LGBTQ Agenda: FBI denies FOIA request for Hormel files

  • by John Ferrannini, Assistant Editor
  • Tuesday October 5, 2021
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The FBI has denied a local activist's Freedom of Information Act request for the late ambassador James Hormel. Photo: Rick Gerharter
The FBI has denied a local activist's Freedom of Information Act request for the late ambassador James Hormel. Photo: Rick Gerharter

The FBI last month denied a Freedom of Information Act request for files relating to the gay late ambassador James Hormel.

Hormel, a philanthropist and the first openly LGBTQ person to represent the United States as an ambassador (to Luxembourg from 1999 to 2001), died in San Francisco August 13 at the age of 88.

Former President Bill Clinton nominated Hormel as ambassador in 1997 but it was contentious. Senate Republicans and conservative Christians opposed Hormel's nomination, and Clinton ultimately employed a recess appointment in May 1999, with Hormel being sworn in a month later. Since his appointment, there have been a number of gay men appointed as ambassadors.

Following Hormel's death, gay San Francisco activist Michael Petrelis filed a federal FOIA request with the FBI, which the agency responded to with a letter to Petrelis dated September 14 stating that "the material you requested is exempt from disclosure."

Petrelis, who has filed "hundreds" such FOIA requests before, stated that "this is the first sort of rejection I have received."

"This is troubling that it's being withheld," Petrelis said, adding he was interested in the file out of "sheer, queer curiosity" because "Hormel's ambassadorship was so controversial from the time [then-President Bill] Clinton appointed him, I was convinced there was an FBI file on him."

The FBI stated in the letter that the disclosure is exempted under federal statute, listing Title V of the U.S. Code Section 552(b)(3) and (b)(7)(E), which states that "records or information compiled for law enforcement purposes" are not covered under disclosure laws "only to the extent that the production of such law enforcement records or information ... would disclose techniques and procedures for law enforcement investigations or prosecutions, or would disclose guidelines for law enforcement investigations or prosecutions if such disclosure could reasonably be expected to risk circumvention of the law."

An example of a 7(E) exemption occurred in 2009. According to the U.S. Court of Appeals for the District of Columbia's decision in Mayer Brown LLP v. Internal Revenue Service, the federal government is justified in using 7(E) to prevent the disclosure of documents if those documents "could encourage decisions to violate the law or evade punishment."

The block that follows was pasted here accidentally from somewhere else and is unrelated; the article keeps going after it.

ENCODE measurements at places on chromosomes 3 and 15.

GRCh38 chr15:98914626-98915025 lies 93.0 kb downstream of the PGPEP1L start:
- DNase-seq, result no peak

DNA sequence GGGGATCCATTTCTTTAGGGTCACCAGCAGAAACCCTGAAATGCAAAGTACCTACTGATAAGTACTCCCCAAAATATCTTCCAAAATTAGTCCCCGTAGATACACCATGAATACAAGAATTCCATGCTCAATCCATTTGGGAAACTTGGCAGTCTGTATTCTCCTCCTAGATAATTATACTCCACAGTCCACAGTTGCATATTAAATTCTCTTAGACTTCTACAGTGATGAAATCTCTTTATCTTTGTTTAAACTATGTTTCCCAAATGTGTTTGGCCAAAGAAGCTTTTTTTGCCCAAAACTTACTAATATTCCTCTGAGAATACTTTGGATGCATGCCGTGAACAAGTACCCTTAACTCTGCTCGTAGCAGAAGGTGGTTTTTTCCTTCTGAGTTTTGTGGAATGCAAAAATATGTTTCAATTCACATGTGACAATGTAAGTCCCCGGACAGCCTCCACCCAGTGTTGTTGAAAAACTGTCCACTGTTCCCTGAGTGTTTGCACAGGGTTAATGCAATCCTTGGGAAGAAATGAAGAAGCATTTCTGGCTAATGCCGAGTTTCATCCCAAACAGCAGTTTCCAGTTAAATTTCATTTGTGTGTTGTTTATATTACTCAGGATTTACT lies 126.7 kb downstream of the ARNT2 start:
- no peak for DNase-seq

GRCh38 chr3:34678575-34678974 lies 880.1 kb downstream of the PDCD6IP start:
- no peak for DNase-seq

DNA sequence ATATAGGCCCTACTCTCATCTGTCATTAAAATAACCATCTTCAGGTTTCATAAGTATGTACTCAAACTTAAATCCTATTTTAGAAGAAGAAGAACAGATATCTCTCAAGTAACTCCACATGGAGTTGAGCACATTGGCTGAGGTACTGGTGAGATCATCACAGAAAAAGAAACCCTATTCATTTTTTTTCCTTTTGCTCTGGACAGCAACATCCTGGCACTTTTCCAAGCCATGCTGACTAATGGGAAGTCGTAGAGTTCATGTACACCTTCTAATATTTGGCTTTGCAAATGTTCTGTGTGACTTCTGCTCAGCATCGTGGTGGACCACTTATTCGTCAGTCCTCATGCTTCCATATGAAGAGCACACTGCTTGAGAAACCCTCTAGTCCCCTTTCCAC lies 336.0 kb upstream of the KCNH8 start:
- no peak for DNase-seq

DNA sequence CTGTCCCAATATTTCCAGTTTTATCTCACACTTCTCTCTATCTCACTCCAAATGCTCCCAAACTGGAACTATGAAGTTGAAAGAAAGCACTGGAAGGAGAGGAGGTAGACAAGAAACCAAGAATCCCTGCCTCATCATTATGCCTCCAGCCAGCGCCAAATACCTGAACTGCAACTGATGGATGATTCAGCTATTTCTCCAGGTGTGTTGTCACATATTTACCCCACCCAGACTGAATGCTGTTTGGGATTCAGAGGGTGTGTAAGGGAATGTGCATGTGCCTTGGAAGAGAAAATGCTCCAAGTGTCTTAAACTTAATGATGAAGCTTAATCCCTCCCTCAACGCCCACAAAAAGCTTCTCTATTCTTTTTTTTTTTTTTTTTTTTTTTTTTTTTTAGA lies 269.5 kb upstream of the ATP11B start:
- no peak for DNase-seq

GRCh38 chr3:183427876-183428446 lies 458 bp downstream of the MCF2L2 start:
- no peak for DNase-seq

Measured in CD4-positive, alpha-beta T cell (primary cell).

In that case, Mayer Brown LLP sought information internal to the IRS about how the agency handles settlement of tax fraud cases, including "settlement strategies and objectives, assessments of litigating hazards, [and] acceptable ranges of percentages for settlement." The court ruled that the IRS was within its rights under 7(E) not to reveal those in response to a FOIA request.

The FBI Information Management Division told the B.A.R. it needed Petrelis' consent to ask the FBI about the matter. After such consent was communicated to the FBI, an unidentified spokesperson nonetheless replied that "under the FOIPA [Freedom of Information and Privacy Acts], you are able to submit a request for reasonably described records. Our program is unable to answer questions pertaining to a request submitted by a third party, as you have referenced."

Paul Bresson, the unit chief for the FBI's office of public affairs, subsequently stated October 1 that "we are currently reviewing this matter and will be following up with a letter to Mr. Petrelis."

Petrelis said as of October 4 he hadn't received anything in the mail from the FBI.

Tiffany Wong, an attorney with the D.C.-based Reporters Committee for Freedom of the Press, told the B.A.R. that the next step would be to file an administrative appeal with the agency.

Following up, Wong stated that "this is a very standard response from the FBI" to a FOIA request.

Asked if the Hormel family has a statement on the matter, spokesman Alex Clemens stated that "the family is mourning their loss, and will not have a comment at this time."

LGBTQ Agenda is an online column that appears weekly. Got a tip on queer news? Contact John Ferrannini at [email protected]

Updated, 10/5/21: This article has been updated to include an additional comment from Tiffany Wong.

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